Posted by: CJ | January 30, 2009

Can’t vs. Won’t

As a big disclaimer, I don’t know what exact issues I have or had in childhood, so I’m not claiming I have some sort of high-functioning autism. But I did have a lot of characteristics similar to it, so I think reading about it is worthwhile regardless. Which is how, a few months ago, I found a great article on children and autism.  Some of the things are easy to understand, like that a child with autism is a child first, is a concrete enough thinker (so some expressions and idioms just will not make sense), and unconditional love is required. Some of them show that more work is required from a parent, such as a great deal of help with social interactions, or figuring out how and when meltdowns occur. (The latter is particuarly important because it’s likely the child won’t be able to discern the pattern themselves or abstract away enough to find ways to avoid or short-circuit the process.)

But the one that I found most interesting was the distinction between can’t and won’t, and I think in ways it’s the most important one. When you’re dealing with someone with certain autism-like patterns, there are some things that they don’t do which are immensely frustrating because they seem so simple. But it’s not always just because they so scared of it that they won’t do it, or that they’re too innatentive, or even that they’re ignoring you. It sometimes just that they honestly can’t function in a certain way. This is particularly true of social interactions, or sensory perceptions, or even just certain modes of thought. What’s even more pernicious about it is they sometimes can do it but it not only takes training but also effort and concentration, to the extent that they can’t do it all the time. In those cases they need to not be pushed beyond their limits, since that can risk all sorts of hellish meltdowns.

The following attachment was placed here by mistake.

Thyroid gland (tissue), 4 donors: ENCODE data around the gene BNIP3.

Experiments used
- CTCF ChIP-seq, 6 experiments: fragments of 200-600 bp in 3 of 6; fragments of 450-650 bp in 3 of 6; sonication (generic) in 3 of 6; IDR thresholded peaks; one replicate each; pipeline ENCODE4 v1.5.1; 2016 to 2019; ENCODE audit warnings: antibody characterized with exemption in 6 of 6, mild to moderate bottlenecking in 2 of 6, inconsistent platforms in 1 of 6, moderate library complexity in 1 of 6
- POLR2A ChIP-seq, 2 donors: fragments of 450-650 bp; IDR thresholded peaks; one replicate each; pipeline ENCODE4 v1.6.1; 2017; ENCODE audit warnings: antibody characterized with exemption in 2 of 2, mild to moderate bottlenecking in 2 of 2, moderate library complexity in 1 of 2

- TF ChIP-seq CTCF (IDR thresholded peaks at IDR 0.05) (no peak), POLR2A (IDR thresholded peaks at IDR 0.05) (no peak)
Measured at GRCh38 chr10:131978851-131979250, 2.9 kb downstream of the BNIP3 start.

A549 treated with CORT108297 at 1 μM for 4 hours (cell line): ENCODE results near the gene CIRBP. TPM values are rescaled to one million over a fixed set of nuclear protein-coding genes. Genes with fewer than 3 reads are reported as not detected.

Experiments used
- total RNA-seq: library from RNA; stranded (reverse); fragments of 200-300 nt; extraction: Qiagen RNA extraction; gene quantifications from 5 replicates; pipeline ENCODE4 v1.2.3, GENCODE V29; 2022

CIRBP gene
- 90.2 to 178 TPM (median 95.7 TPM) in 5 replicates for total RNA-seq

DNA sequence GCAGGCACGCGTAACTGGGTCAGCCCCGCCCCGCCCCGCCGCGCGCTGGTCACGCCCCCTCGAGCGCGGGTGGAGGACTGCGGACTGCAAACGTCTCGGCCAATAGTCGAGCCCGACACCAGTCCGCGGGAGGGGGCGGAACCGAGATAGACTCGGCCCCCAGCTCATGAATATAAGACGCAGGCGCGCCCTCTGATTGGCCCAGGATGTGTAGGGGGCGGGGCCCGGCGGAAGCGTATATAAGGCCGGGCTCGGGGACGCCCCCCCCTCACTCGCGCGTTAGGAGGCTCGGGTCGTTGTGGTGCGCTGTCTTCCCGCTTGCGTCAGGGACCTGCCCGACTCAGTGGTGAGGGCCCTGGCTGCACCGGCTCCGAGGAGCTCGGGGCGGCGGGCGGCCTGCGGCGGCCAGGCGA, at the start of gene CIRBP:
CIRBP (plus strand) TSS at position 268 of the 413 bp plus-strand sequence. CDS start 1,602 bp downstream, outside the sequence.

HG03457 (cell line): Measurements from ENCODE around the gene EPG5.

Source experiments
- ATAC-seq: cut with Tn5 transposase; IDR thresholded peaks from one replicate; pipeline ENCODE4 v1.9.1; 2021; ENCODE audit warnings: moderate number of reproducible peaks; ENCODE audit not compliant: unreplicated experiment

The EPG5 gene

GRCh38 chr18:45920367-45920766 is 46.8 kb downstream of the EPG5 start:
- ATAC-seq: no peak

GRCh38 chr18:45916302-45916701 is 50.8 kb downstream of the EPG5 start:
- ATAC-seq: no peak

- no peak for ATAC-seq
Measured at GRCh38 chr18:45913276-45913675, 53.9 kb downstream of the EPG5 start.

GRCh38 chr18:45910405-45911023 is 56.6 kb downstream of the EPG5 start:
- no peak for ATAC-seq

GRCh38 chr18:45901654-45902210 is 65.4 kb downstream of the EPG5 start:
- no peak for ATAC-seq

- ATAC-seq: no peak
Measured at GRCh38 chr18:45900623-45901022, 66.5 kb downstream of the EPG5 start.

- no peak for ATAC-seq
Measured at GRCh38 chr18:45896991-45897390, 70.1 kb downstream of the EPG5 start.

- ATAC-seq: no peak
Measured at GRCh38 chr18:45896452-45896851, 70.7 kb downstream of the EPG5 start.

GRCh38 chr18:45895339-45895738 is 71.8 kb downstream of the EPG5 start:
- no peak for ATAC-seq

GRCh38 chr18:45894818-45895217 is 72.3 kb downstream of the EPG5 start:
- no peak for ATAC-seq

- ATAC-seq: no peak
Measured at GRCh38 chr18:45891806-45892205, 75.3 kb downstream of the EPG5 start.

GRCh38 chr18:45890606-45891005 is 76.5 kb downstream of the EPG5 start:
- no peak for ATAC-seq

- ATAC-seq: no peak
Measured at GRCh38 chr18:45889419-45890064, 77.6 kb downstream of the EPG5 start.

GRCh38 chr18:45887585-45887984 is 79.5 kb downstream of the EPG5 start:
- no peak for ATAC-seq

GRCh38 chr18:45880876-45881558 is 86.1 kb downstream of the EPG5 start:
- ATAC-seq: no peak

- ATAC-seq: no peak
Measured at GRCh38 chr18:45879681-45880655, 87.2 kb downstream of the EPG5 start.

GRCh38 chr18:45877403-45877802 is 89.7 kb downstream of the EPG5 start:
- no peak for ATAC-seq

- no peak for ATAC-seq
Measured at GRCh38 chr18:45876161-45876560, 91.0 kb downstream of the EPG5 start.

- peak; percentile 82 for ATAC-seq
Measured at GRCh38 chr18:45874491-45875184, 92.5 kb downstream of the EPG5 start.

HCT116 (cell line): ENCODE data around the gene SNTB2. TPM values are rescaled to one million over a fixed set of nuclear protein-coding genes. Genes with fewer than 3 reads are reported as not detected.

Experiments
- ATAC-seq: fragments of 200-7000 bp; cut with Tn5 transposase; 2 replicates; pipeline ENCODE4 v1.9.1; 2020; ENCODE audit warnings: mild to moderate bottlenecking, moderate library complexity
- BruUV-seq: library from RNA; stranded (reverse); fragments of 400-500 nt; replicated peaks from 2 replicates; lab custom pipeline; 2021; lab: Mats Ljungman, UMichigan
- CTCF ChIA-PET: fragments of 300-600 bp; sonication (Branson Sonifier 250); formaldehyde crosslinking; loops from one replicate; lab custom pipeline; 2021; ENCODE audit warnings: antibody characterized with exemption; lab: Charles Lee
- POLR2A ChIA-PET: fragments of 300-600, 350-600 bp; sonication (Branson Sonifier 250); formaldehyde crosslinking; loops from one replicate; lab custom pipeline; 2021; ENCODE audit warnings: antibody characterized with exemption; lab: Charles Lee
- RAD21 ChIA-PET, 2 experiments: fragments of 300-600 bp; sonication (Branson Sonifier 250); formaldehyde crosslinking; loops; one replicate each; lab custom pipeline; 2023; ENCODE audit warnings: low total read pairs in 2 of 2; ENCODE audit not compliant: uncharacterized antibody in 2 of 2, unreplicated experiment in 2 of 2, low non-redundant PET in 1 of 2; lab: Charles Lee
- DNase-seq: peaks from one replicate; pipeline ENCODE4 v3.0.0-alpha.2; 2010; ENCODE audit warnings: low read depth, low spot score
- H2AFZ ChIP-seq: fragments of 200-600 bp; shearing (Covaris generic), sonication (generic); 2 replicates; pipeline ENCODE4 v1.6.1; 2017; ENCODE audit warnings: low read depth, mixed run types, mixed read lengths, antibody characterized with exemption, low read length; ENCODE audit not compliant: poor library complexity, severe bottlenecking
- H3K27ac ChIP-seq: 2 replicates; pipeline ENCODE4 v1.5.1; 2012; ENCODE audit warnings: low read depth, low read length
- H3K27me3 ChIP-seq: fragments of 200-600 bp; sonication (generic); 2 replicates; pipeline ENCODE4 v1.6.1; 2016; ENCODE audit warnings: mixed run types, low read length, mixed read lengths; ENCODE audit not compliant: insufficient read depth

The big immediate question for these children, then, is how to handle the difference. For this I don’t have any good answers and I suspect that it depends on the individual child. Of course, recognizing their issues and starting to deal with them as gently but also as early as possible is the most important thing. But that’s also in an ideal world. What scares me is the thought of a parent or teacher or peer trying to force a child who can’t do X just because the person thinks the child merely won’t do X or doesn’t want to do X. While I’ve never or rarely had to deal with that, it’s easy enough for me to envision to give me pause.

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Responses

  1. ummm….I can discuss this in much more detail. Wonder why….good intro to a HUGE topic.


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